Dispatches from Paris on the Global Plastics Treaty Negotiations

Second in-person negotiating session of an international agreement to tackle plastic pollution

Early last year, I had a front-row seat at the biggest international effort ever to tackle the scourge of plastic pollution. The United Nations Environmental Assembly (UNEA) meeting in Nairobi, Kenya, agreed to begin developing an international legally binding instrument on plastic pollution (ILBI), more commonly referred to as the global plastics treaty, with the ambition of completing the draft of this agreement by the end of 2024. Five Intergovernmental Negotiating Committee (INC) meetings were scheduled to move this work forward with the first one taking place in fall 2022 (INC-1) and the second in spring 2023 (INC-2).

Ocean Conservancy sees this process as a once-in-a-lifetime opportunity to tackle not just one but in fact two of the biggest threats facing our ocean today: plastic pollution and climate change. We must keep in mind, after all, that plastics are energy-and emissions-intensive and drive fossil-fuel demand and greenhouse-gas emissions. Consequently, to achieve a safe, livable climate we must address plastic production and pollution.. 

That’s why we need a comprehensive, ambitious treaty that:

  • Results in meaningful source reduction of plastics, including eliminating those single-use plastics that are most commonly polluting our ocean.
  • Addresses abandoned, lost or otherwise discarded fishing gear, also known as ghost gear- which is the deadliest form of plastic pollution in our ocean.
  • Addresses microplastics, both those that are intentionally created small like cosmetic beads as well as those that break down from larger plastics into smaller pieces.
  • Recognizes the need to design plastics for circularity—in other words, to be reused or easily recycled again and again, without the need for false solutions like chemical recycling.
  • Includes the voices of informal waste sector workers, who are responsible for nearly 60% of all plastics recycled globally and often work in unsafe conditions.

Last month, Ocean Conservancy had a chance to make the case for these priorities in person at the second round of negotiations for the treaty, INC-2, held in Paris from May 29 to June 2. 

In the days prior to the negotiations, Ocean Conservancy led or participated in a wide array of events with officials from multiple countries and organizations, sharing perspectives on how this international agreement could be designed to help protect our ocean from plastic pollution. One of many highlights was Ocean Conservancy’s Global Ghost Gear Initiative’s® co-hosting of The World Bank’s PROBLUE side-event on Abandoned, Lost, and otherwise Discarded Fishing Gear (ALDFG) alongside the Food and Agriculture Organization (FAO) and others highlighting the need for the ILBI to include specific measures to address this unique form of plastic pollution. The event was particularly relevant, as, until INC-2, there had been little focus on sea-based sources of plastic pollution such as ALDFG during negotiations and, as Nicholas Mallos, vice president of conservation at Ocean Conservancy and head of our ocean plastics program, has said, “We simply cannot effectively address the plastic pollution crisis in our ocean without addressing the prevalence and impact of ghost gear.”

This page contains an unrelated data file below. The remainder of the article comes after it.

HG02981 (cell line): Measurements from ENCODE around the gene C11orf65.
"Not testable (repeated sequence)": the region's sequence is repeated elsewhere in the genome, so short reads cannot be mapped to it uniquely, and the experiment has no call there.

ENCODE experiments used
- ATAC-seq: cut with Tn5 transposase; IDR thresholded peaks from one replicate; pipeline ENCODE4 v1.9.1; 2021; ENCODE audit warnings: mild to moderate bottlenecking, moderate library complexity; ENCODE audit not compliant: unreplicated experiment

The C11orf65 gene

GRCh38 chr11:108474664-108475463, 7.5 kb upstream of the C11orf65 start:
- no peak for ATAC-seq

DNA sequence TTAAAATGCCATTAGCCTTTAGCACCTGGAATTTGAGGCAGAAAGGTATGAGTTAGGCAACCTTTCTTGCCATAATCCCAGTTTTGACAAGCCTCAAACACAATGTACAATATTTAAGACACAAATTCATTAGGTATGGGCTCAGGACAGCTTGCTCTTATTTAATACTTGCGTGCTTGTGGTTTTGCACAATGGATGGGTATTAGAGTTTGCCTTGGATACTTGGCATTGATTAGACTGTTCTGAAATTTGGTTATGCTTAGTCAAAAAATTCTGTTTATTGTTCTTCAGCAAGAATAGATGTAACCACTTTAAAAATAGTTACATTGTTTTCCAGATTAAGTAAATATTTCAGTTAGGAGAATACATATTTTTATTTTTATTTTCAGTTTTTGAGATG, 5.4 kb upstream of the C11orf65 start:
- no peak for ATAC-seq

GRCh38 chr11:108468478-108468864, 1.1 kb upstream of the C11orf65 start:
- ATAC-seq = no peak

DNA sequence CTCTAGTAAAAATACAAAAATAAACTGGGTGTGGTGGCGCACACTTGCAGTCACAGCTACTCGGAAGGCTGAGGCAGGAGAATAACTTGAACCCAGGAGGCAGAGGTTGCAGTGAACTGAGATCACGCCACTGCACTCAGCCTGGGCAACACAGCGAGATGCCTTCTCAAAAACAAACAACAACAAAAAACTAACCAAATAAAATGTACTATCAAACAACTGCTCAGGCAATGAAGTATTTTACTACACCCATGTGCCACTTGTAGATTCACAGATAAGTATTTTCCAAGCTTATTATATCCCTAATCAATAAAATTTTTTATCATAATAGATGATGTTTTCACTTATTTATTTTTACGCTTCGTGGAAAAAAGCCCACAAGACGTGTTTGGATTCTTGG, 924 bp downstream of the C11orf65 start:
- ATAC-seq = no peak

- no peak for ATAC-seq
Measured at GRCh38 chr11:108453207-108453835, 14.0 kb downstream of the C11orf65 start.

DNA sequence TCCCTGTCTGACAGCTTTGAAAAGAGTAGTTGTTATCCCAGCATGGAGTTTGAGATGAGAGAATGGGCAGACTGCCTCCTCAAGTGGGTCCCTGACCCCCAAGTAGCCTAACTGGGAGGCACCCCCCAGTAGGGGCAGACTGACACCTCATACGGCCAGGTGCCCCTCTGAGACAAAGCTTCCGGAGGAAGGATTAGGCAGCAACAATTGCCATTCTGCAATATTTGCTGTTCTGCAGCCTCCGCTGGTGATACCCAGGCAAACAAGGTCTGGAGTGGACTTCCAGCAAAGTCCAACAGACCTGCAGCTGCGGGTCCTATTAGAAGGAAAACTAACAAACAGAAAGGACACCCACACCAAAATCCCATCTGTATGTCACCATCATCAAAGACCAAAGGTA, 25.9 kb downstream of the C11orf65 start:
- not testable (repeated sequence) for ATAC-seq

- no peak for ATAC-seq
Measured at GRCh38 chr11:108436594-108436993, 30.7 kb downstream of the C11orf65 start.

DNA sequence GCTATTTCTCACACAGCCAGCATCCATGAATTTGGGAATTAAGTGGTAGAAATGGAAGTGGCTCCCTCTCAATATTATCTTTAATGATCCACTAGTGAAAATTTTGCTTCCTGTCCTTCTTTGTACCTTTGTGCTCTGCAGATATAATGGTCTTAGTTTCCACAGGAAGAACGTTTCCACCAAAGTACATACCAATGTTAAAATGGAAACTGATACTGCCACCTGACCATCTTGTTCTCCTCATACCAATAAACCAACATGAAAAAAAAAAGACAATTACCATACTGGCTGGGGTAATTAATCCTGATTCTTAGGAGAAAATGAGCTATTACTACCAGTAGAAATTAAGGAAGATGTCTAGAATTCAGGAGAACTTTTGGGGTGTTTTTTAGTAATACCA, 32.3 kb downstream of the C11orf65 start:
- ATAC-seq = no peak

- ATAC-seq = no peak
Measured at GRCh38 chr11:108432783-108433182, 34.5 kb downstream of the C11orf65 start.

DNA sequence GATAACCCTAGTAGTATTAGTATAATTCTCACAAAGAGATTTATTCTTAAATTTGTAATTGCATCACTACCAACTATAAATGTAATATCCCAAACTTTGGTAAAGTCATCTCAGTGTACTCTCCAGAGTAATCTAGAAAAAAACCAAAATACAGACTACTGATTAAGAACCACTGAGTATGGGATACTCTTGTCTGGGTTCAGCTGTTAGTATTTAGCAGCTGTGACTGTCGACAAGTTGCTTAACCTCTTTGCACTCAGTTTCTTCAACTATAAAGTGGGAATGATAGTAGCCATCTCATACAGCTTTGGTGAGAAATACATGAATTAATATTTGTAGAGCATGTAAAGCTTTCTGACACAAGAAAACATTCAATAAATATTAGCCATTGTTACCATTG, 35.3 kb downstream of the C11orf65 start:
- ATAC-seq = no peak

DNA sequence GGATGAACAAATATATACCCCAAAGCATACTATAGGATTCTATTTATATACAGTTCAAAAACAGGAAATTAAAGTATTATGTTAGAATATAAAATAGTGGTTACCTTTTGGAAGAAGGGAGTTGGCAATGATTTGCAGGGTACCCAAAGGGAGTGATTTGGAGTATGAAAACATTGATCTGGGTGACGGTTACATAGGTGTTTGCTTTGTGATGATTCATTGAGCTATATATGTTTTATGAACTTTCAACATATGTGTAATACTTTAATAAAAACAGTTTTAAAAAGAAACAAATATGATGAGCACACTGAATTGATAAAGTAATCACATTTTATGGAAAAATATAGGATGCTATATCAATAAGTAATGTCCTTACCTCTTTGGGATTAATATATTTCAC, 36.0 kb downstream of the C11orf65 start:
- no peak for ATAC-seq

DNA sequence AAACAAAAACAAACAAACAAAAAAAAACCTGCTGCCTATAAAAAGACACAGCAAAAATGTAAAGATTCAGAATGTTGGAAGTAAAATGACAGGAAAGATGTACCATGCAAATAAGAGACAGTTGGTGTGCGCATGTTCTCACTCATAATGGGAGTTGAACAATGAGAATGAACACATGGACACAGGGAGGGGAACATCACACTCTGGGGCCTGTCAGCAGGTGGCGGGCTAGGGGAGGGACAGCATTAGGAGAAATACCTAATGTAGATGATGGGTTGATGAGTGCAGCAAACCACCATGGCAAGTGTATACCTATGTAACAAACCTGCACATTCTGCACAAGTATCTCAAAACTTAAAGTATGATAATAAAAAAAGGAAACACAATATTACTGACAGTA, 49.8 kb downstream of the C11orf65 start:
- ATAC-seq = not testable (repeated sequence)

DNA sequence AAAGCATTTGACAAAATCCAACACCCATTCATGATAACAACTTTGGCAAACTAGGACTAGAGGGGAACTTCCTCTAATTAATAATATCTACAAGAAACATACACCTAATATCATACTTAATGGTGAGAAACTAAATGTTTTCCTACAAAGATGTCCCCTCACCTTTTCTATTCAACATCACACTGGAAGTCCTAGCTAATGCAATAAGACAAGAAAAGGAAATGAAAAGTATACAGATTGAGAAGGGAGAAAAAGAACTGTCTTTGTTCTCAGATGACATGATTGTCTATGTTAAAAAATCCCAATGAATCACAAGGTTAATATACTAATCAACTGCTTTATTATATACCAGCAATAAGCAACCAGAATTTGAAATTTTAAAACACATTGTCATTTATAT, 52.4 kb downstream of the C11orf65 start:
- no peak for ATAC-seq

A group talks at INC-2

Once the negotiations started, Ocean Conservancy took the floor from the plenary to express our vision and priorities to the committee. Our own Dr. Anja Brandon urged negotiators to include a minimum 50% target for source reduction of single-use plastics by 2050 and to keep chemical recycling out of the agreement. Later in the week, during the discussions on the elements and options that could serve as the basis for the development of the treaty, Ocean Conservancy’s Hannah Pragnell-Raasch proposed that ALDFG or “ghost gear” should be considered a separate and independent core obligation in the future agreement. 

Outside of the plenaries, throughout the week Ocean Conservancy’s experts held bilateral meetings with country negotiators, senior policy makers and other partner organizations to advocate for critical priorities. In these conversations, countries and other organizations expressed their interest and commitment as collaborative partners to achieve the most ambitious agreement possible.

A group at INC-2

Coming out of Paris, a few decisions were made that will guide the work in the coming months as the process continues. Most importantly, negotiators agreed to a mandate for a zero-draft text, essentially the starting point for the content of the agreement that will be prepared for consideration at INC-3—the next round of negotiations. Stakeholders also agreed to reconvene for INC-3 in Nairobi, Kenya, this November. 

Ocean Conservancy continues to work with countries around the globe to craft an agreement that will create a healthier future for our ocean. There is no time to waste tackling the ocean plastics crisis. Our planet needs it, our children need it, and our ocean needs it.

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